Wizards Unite Community Days and Events: Parents Guide
Haley Zapal | June 24, 2019 | Social Media Monitoring
Parents probably remember the summer of 2016 for how much time their kids (or themselves) spent hunting fantastic creatures with Pokemon Go. Brace yourself — it’s happening again! But this time, it’s Harry Potter-themed. Released on June 21 by Niantic (the same company that developed Pokemon Go), Harry Potter: Wizards Unite debuted at #1 on the App Store, and hundreds of thousands of fans spent the past weekend on their phones exploring this new world. It is even spawning real world Wizards Unite community days and events.
But when you combine kids, technology, and gaming, there come risks. This game has the potential to spread like wildfire this summer while kids are out of school and looking to play outside. In this post, we break down what Wizards Unite is all about, why kids love it, and what parents can do to keep them safe while they play.
What Is Wizards Unite About?
Like Pokemon Go, Wizards Unite is a location-based augmented reality game inspired by J.K. Rowling’s Wizarding World and Harry Potter franchises. Muggle translation: the game uses players’ GPS to allow them to walk around streets and find magical artifacts superimposed onto the real world with the help of your phone’s camera. For kids who love the Harry Potter books and movies, this is a dream come true. Players are able to establish themselves as an official member of the wizarding world by personalizing their selfies with magically-inspired lenses, frames, deformations, accessories, stickers, and many more features.
In terms of gameplay, instead of catching a Pikachu or a Snorlax, players are trying to discover “Foundables,” hunting them down and tracing a pattern on the screen to simulate a magic spell. Players also can play join up with friends (as well as strangers) at public locations called Fortresses, much like the Gyms in Pokemon Go.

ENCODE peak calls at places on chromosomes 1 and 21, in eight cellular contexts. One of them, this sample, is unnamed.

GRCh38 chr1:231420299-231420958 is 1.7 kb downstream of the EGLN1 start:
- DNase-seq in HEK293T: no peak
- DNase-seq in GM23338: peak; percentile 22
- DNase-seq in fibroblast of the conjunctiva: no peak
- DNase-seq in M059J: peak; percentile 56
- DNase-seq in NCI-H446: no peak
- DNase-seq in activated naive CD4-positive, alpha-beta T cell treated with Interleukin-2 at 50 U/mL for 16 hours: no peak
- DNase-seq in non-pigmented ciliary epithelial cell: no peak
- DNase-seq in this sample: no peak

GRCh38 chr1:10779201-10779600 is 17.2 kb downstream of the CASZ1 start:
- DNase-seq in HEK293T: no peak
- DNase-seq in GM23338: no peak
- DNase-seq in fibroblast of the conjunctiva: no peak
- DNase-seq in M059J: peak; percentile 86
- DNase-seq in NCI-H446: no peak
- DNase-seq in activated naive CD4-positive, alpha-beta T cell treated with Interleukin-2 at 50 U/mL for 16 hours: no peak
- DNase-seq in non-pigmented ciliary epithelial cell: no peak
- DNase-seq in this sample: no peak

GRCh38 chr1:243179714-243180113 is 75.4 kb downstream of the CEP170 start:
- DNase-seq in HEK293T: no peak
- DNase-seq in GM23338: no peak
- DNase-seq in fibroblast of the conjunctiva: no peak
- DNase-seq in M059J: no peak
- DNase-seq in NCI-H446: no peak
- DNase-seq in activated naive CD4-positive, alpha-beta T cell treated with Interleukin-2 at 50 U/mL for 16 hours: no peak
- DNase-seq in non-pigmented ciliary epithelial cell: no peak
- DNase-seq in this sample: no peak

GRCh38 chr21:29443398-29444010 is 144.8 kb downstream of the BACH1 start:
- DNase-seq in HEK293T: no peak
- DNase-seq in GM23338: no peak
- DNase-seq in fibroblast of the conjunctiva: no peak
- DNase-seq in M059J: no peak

Is It Safe For Kids? Real World Interaction at Wizards Unite Community Days and Events
Generally speaking, Wizards Unite (like Pokemon Go) is a fun, safe game that Harry Potter-loving families can play together. And unlike conventional video games, both have had the positive effect of getting kids off the couch and out walking around their backyards and neighborhoods. But before you let your kids run wild as Aurors around the block, here are some safety tips to keep in mind.
Watch Where You Go
The augmented-reality nature of this game means that kids can stay glued to their screens as they track down characters and creatures through the maps. As was the case with Pokemon Go, this can lead engrossed kids far from home and into potentially dangerous situations like construction yards or busy streets. Talk to your kids about staying in the moment and paying attention to their surroundings no matter what’s happening on the screen.
Beware of Other Players You May Meet
The social nature of Wizards Unite encourages players to meet up at public locations called Fortresses so they can work together to defeat particularly difficult enemies. This can be great fun with friends, but it’s not only kids who are playing Wizards Unite — you never know who else will be there when you arrive. Make sure your family sets ground rules about talking to strangers at Fortresses — even if you’re all on the same team trying to defeat a Dementor.
Be Cautious In Online Discussions
The fun of Wizards Unite doesn’t end when you step back into the house. There are countless places online for kids to read about the game, learn tips and tricks, and talk to other players from around the world. Fortunately, there’s no in-app chat, so parents won’t have to worry about monitoring conversations on it. But you can add Friends to help you in battle, and they’ll be able to see your profile picture if you use one of yourself.
Remind your kids never to give out their personal information to someone they meet online or at real world Wizards Unite community days and events — whether it’s a message board, the comments section, or a chat app. You never know if someone is actually who they say they are.
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